This week's Spotlight on Research is with Dr Fiachra O'Brolchain Assistid Marie Curie Fellow Queens University Belfast and DCU Institute of Ethics, School of Theology, Philosophy and Music.
Fiachra, you are a philosopher and an ethicist. What are you currently researching?
“For the last year and a half I have been working on the ethics around developing technology to help people with intellectual disabilities and autism.
I am part of the DOCTRID Marie Curie Assistid programme (Assistive Technologies for people with Intellectual Disability and Autism), which is developing solutions to help people live with conditions such as autism or dementia.
They include technologies that nudge people or remind them to do things, technologies for smart homes and virtual reality systems to help people to learn.
The overall idea is to improve the lives of users, for example to help people with these conditions live more easily in the community rather than needing to be in care homes.”
How do you apply research into ethics to these assistive technologies?
“If we assume these technologies are going to help people, then we need to think about who is going to have access to them and how we can distribute them fairly, for example.
We also need to ask whether having these technologies or not having them could stigmatise or marginalise people.
I’ll also look at issues relating to privacy, autonomy, responsibility, and user-involvement in design.
The goal of my research is to inform and advise the people who are designing and developing the technologies, they often don’t have the time or background to do that.”
How did you become interested in this area?
“I enjoy looking at ethical questions relating to novel technology. For my PhD in Queen’s University Belfast, I looked at the ethics around GM crops.
That interest in the ethics of new technologies ulitmately led me to work on this project, which despite also being about new technologies presents exciting new challenges.
Before starting work on the Assistid project I didn’t know a huge amount about the lives of people with ID, how vulnerable they are and the amount of work that people do to support them.”
What motivates you to research the philosophy and ethics of assistive technologies?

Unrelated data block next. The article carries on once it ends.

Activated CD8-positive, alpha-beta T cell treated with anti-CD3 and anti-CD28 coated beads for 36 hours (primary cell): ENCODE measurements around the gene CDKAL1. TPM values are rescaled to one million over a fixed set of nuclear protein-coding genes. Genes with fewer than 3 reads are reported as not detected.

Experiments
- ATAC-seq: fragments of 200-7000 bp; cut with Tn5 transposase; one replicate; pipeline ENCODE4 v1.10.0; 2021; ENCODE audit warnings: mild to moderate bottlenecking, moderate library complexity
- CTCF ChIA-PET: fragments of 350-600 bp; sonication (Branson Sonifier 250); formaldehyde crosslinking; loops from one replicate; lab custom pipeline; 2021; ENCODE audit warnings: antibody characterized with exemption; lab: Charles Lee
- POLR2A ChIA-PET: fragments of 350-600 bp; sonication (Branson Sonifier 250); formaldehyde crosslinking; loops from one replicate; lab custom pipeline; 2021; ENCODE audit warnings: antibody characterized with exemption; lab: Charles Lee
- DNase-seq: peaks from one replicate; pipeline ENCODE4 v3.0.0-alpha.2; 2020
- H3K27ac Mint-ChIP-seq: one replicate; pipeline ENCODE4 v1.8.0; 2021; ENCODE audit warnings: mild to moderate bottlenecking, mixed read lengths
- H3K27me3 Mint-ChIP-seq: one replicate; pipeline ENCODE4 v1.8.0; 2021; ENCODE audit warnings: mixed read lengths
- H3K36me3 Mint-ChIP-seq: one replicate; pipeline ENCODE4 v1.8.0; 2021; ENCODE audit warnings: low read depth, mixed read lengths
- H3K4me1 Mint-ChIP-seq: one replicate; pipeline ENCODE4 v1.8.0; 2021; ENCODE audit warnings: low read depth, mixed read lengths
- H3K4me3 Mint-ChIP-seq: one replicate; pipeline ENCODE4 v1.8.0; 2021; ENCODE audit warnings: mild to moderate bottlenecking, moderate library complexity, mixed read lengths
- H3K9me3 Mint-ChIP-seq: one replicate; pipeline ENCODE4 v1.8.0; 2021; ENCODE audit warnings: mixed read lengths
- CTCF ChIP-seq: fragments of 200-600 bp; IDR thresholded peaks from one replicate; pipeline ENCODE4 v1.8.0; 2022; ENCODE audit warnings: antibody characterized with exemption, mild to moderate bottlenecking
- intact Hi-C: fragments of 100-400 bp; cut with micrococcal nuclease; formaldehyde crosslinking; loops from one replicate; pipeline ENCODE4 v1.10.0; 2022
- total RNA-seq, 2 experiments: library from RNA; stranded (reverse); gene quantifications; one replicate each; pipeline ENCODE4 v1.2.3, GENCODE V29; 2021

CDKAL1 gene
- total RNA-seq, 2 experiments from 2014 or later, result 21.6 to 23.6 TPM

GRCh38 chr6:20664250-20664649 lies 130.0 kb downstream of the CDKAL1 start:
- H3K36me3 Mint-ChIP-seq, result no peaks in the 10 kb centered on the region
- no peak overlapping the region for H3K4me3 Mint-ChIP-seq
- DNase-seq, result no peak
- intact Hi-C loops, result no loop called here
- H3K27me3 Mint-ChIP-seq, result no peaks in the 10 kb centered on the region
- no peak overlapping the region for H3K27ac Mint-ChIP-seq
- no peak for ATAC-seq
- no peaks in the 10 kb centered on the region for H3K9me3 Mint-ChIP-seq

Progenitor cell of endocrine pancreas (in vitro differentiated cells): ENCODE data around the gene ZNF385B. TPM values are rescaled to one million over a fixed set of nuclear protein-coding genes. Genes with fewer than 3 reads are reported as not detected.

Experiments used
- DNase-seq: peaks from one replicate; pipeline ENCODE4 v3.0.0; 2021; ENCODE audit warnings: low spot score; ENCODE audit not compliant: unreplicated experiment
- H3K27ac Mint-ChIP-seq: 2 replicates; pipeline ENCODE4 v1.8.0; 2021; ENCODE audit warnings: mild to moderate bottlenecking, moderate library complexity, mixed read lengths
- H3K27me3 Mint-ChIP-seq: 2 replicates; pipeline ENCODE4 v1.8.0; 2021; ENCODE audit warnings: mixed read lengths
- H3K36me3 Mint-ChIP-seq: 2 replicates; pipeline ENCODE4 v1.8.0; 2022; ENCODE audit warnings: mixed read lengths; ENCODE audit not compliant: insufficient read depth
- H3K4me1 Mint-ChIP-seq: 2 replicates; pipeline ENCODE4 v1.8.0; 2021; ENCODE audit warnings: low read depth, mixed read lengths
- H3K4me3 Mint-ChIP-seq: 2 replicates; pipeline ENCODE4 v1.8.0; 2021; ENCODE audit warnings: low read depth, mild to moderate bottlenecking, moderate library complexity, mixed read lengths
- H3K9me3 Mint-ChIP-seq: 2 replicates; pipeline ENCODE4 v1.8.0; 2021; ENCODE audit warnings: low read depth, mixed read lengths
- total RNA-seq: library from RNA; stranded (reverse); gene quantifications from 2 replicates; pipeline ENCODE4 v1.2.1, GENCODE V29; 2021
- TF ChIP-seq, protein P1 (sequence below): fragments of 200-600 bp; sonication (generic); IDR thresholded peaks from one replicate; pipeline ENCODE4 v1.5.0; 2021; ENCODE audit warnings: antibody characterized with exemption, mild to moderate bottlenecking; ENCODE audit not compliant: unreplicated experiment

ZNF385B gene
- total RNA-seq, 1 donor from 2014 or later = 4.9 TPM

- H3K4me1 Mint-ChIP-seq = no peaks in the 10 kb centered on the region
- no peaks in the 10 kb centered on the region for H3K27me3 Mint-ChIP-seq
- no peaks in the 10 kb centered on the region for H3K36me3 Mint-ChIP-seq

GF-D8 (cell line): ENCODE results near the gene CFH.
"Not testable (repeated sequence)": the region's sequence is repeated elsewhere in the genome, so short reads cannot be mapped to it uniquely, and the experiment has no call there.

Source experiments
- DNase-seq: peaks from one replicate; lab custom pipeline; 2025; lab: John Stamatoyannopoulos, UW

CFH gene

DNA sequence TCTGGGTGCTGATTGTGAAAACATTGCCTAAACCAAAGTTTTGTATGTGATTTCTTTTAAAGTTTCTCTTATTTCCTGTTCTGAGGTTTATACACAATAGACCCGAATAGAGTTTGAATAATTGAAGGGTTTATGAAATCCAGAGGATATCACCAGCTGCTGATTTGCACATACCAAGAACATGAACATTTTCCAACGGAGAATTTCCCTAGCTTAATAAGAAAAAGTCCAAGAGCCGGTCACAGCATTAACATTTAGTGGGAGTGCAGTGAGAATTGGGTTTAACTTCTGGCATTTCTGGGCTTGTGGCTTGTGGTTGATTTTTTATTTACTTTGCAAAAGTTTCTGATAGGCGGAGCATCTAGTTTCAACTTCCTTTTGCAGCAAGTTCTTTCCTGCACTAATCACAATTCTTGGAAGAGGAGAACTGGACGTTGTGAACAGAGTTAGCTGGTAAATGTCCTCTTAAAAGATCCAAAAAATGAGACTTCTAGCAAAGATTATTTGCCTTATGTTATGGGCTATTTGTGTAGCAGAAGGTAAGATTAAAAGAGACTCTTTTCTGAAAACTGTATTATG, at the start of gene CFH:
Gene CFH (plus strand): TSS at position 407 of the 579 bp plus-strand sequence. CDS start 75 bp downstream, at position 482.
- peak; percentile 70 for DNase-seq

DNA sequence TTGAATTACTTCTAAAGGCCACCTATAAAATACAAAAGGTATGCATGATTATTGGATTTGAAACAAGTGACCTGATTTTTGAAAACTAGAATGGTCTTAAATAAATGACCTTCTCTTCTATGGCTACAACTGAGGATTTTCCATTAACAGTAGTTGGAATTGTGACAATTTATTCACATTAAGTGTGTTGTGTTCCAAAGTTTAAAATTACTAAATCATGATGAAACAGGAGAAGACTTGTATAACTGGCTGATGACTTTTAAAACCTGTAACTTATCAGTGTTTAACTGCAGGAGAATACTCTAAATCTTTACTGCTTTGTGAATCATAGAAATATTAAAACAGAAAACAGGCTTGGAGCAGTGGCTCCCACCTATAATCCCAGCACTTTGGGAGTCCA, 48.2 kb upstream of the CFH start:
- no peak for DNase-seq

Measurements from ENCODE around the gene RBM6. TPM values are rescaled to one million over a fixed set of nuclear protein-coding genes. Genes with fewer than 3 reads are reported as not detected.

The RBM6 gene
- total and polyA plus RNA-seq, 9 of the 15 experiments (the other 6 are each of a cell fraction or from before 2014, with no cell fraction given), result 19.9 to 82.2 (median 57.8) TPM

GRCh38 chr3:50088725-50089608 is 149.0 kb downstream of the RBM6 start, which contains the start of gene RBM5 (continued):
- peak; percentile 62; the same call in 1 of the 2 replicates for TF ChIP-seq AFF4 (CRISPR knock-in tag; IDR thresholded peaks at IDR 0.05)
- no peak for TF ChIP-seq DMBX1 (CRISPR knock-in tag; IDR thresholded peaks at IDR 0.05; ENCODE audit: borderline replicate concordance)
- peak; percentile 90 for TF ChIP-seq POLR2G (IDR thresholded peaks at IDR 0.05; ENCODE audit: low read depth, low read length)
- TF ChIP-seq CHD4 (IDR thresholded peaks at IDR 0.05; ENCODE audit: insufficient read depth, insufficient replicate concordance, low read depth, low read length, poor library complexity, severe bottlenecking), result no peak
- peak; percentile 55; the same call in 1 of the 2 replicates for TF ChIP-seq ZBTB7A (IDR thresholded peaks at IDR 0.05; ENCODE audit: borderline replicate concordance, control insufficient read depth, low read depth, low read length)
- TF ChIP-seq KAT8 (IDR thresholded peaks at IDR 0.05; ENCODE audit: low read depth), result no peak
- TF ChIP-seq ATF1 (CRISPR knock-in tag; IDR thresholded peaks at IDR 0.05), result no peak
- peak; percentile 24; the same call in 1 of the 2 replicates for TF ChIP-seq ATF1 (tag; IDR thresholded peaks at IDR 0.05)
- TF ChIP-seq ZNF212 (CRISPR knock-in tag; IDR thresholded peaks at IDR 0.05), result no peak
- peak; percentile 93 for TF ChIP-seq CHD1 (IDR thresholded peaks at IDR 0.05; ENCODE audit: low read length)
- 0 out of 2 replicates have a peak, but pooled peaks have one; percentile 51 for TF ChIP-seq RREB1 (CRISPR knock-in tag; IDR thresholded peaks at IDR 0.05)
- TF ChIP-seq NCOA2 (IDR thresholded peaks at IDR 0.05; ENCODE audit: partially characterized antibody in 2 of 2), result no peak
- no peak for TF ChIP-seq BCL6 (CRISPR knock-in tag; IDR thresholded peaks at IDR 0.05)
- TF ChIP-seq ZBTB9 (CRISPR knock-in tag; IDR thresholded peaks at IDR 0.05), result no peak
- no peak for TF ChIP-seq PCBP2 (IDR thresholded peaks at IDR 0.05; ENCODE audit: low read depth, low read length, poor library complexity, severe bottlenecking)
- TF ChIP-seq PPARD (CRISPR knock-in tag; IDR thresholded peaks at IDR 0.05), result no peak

“Well I think in general philosophy and ethics are extremely interesting, and hopefully through this work I can make a contribution to society.
Also, sometimes when you work as a philosopher and ethicist the research can feel quite abstract, but in this project I can see the users, the people who are going to be directly influenced by what we do.”
Do you think people should understand more generally about philosophy? Why?
Yes, I think philosophy is incredibly important, and a huge amount of ethical and political problems can stem from somewhat obsolete philosophical frameworks.
For example, human society is now under huge threat from climate change, and the politics around not tackling the issue is based on nationalistic, atomistic views that don’t take into account that a competitive world is likely to collectively fail.
I think if more people had access to the thinking and questioning frameworks that philosophy can provide, more people could see what is feasible.”
What have you been doing to build more understanding of philosophy into society?
“I am a member of Philosophy Ireland, and we are trying to promote philosophy across the culture of Ireland.
We hold conferences and train teachers to use philosophy in the classroom, we have helped to inform the new short course on philosophy for the Junior Cert and we are going to teach an ethics module in Mountjoy Prison.
For several years I taught philosophy to kids and teenagers at the Centre for Talented Youth, Ireland, at DCU.
The students have a real appetite for philosophy, even the younger kids take to it very well. I think the more we can bring those thinking skills from philosophy into education the better.”